Your law firm’s success depends on the number of prospective clients you attract, and the journey of converting prospects into clients starts with your intake; get it wrong, and there goes your law firm.

Nick Werker from Answering Legal joins us for a conversation that explores the difference between having a sound telephone system against a bulletproof intake process that keeps your quality prospects transitioning into clients, your team productive, and your law firm growing.

Nick revisits the importance of rapport and mirroring the caller’s tone. As expected, we discuss the importance of empathy, but most importantly, how to deliver empathy naturally and engagingly instead of a scripted empathy that does nothing to create trust.

If you want to learn more about how you can retain your best telephone agents, effectively qualify your callers, and stop missing out on potential clients, hit play now but first, be sure that someone is monitoring your law firm’s telephone line.

Resources mentioned in our episode:

Send us your questions at ask@incamerapodcast.com

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Transcript

Liel: [00:00:00] According to research by the American Bar Association, three percent of prospects, according to a law firm, give up before the phone gets answered and 11 percent of the calls last less than 10 seconds, which tends to be clients hanging up on voicemail recordings or IVRS. I’m Liel Levy co-founder of Nanato media and author of Beyond se habla español How Lawyers Win the Hispanic Market and This Is In camera podcast where we believe answering calls should be as easy as one to three rings. Welcome to in camera podcast, Private Legal Team Conversations, Grace, welcome back. How are you today?

Grace: [00:01:07] Good. How are you, Liel?

Liel: [00:01:09] I’m great Grace and super ready to start with these conversations because this week we also have a guest. And I think it’s going to be lots of fun Grace because it’s a topic that both you and I love. We haven’t talked about it in quite some time. So without further ado, please do the honors of introducing our next guest so we can get started.

Grace: [00:01:30] All right, everybody. So we are extremely thrilled to welcome Nick Worker. for a conversation on practice management and legal intake. Nick is the marketing director for Answering Legal, a virtual receptionist service dedicated to helping law firms provide superior customer service to their clients. “Never miss the new client” is Answering Legal’s motto. Nick is obsessive about all things marketing, content, conversions, and automation. Nick, welcome to in camera podcast.

Liel: [00:01:59] Nick, welcome to in camera podcast. How are you today?

Nick: [00:02:02] I am great. Thank you so much for having me. I’m already having a ton of fun. I know nobody can see me, but I’m like fist pumping over here. I’m here to have fun.

Liel: [00:02:11] Well, it’s a pleasure having you, Nick. Tell us, where does this podcast find you?

Nick: [00:02:16] So I am in Long Island, New York, home of the recent flooding on everyone’s news channels and abandoned cars on our highway. But everybody is everybody that I know at least is happy and healthy and just dealing with remnants of a flood. But happy to be here. I know you’re down in Texas, right?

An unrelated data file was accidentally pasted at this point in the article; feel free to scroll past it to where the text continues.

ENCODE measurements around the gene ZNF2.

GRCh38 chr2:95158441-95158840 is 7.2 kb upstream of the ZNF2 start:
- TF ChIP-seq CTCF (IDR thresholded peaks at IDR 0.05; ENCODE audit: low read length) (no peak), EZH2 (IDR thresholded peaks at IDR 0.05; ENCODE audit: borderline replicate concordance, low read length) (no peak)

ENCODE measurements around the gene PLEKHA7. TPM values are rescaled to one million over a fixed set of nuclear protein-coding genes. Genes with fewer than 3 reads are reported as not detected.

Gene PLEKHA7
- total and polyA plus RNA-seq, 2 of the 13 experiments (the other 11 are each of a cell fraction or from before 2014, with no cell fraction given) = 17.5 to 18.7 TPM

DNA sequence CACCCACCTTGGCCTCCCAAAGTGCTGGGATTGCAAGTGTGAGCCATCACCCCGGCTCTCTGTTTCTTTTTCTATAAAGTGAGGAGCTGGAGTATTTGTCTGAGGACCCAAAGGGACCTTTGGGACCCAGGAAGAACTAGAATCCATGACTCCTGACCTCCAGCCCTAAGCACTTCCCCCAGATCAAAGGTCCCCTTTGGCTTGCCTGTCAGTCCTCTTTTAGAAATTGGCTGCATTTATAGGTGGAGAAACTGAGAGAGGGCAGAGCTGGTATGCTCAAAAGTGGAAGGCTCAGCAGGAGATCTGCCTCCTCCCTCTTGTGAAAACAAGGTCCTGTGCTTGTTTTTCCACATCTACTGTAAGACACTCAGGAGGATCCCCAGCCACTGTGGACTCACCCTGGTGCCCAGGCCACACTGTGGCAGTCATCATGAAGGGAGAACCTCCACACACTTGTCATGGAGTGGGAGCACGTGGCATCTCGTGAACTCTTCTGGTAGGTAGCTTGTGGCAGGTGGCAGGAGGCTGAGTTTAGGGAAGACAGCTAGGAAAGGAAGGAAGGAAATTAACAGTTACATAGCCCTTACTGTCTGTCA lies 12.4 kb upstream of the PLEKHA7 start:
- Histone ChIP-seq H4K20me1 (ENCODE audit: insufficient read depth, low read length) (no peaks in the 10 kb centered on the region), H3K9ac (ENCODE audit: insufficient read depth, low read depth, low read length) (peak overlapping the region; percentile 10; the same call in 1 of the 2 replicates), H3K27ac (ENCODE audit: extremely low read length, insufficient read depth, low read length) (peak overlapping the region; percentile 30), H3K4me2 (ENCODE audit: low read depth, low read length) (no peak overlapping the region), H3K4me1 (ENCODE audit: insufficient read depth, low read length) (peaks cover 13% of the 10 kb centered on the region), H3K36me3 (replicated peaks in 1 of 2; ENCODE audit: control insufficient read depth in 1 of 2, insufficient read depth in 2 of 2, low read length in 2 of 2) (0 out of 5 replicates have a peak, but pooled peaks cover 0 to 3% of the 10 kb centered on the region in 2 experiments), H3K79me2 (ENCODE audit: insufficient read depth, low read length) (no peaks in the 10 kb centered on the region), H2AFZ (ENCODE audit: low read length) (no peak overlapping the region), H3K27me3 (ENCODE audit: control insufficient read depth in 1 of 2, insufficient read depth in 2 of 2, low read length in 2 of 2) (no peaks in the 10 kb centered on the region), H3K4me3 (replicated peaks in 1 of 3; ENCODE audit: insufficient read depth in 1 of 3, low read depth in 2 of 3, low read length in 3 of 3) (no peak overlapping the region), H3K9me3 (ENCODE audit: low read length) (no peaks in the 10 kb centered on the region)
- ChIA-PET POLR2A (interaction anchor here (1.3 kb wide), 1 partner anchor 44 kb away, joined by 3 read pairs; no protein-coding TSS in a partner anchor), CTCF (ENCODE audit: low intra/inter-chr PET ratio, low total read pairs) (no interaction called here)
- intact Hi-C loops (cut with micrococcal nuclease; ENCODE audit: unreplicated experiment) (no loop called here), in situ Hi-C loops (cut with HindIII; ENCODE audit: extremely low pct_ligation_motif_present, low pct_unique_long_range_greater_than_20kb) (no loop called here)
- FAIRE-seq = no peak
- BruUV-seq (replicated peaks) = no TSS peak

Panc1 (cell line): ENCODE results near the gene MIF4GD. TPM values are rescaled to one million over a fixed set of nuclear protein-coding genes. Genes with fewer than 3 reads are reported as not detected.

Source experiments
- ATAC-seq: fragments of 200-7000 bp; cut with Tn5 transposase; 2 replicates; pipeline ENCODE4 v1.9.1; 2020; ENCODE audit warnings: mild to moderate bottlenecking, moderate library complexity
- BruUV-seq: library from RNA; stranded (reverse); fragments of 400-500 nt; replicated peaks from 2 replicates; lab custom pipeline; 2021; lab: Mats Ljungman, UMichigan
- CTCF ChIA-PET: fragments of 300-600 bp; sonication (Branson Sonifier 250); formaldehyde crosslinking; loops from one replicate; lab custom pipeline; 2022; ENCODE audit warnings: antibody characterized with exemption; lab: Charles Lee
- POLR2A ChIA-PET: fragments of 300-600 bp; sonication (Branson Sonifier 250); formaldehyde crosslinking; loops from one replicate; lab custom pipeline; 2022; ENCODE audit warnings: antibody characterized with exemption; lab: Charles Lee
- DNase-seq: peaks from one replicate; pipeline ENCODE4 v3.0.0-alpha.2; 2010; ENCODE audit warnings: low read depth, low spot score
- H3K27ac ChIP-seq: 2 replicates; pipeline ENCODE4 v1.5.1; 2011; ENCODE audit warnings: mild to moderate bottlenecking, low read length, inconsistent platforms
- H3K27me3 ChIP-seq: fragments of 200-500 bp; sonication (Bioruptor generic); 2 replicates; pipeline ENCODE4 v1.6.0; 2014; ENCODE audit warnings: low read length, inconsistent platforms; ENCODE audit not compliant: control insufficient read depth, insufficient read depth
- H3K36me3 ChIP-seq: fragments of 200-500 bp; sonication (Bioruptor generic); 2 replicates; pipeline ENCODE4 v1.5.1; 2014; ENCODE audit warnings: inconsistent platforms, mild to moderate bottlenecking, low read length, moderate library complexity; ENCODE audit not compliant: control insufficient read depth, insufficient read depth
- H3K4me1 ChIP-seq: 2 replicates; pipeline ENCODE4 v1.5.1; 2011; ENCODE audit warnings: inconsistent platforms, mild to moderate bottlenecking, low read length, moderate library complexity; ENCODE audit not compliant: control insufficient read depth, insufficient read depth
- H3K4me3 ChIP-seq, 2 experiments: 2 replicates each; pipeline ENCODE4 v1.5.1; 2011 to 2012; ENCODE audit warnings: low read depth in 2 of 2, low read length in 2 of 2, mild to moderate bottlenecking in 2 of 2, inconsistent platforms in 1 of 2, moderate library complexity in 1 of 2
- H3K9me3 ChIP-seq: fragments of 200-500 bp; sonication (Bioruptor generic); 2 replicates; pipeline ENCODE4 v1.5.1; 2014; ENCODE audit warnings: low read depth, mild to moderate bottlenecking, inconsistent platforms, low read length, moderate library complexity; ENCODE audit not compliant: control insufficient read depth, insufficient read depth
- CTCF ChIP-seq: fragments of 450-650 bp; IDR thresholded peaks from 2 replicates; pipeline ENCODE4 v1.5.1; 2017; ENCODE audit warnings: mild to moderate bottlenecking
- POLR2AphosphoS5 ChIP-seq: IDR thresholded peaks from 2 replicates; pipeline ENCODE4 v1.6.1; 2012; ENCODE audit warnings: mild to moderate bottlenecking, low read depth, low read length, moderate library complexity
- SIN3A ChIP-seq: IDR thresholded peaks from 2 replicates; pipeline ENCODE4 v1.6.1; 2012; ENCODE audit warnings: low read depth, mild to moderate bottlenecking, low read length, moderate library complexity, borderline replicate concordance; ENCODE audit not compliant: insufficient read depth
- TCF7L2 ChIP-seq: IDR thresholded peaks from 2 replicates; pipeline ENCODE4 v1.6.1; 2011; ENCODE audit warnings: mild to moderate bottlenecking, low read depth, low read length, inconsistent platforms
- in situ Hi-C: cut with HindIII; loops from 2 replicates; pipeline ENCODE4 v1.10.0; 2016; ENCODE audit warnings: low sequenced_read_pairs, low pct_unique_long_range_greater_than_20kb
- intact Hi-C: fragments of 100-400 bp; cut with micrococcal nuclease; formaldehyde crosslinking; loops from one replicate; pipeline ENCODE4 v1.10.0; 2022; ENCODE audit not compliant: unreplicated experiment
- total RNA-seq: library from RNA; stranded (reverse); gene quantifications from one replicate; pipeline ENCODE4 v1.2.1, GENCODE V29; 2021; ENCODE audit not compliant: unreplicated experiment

Liel: [00:02:36] That’s right. I’m in Texas. Grace is in Fort Lauderdale, so we’re we’re all across the nation right now, but we’re glad to hear that you’re well and safe. So, Nick, you know, based on what we just read on your bio, all of the things that you’re obsessed about, I think you’re in the right place because we’re obsessed about all of that here, too, right? Grace, I think, you know, you cannot find someone who’s more enthusiastic about automation than Grace here. So our conversation today is about intake, but I’ll let you just go on about automation for one minute so you can get it out of your system and be 100 percent focused on talking about intake. Because I think for Grace separating intake with automation, it’s like there is no way of doing that, but we’ll see.

Nick: [00:03:31] So I get a one-minute tangent. Ok, here we go. I am a big process guy and obviously that goes along with automation because I just want to make sure that the process gets replicated and a lot of human error gets involved in processes. But a successful law firm is a law firm that has a process for all the things that they do. They have a process for hiring, they have a process for going to court, they have a process for paperwork. But obviously, my expertise falls within the legal intake category of that, and you need to have a process for your legal intake for each type of law that you’re going to handle, right? So if you’re a if you’re a law firm that handles personal injury and criminal defense, or you’re a law firm that handles bankruptcy and landlord-tenant, you know you need to have two separate processes for both of those things. And for me, that starts at where are your phone’s ringing? Who is handling the phone call? Who’s answering? How are they answering? Right. And that’s even before you get to to the actual intake that you’re going to fill out. So make sure that you have a phone that you know somebody can get to at all times. And I know that sounds so obvious, right? But a lot of law firms I talked to are like over the weekend, you know, I don’t forward my calls to my cell, you know, just rings in the office… Have a process for that.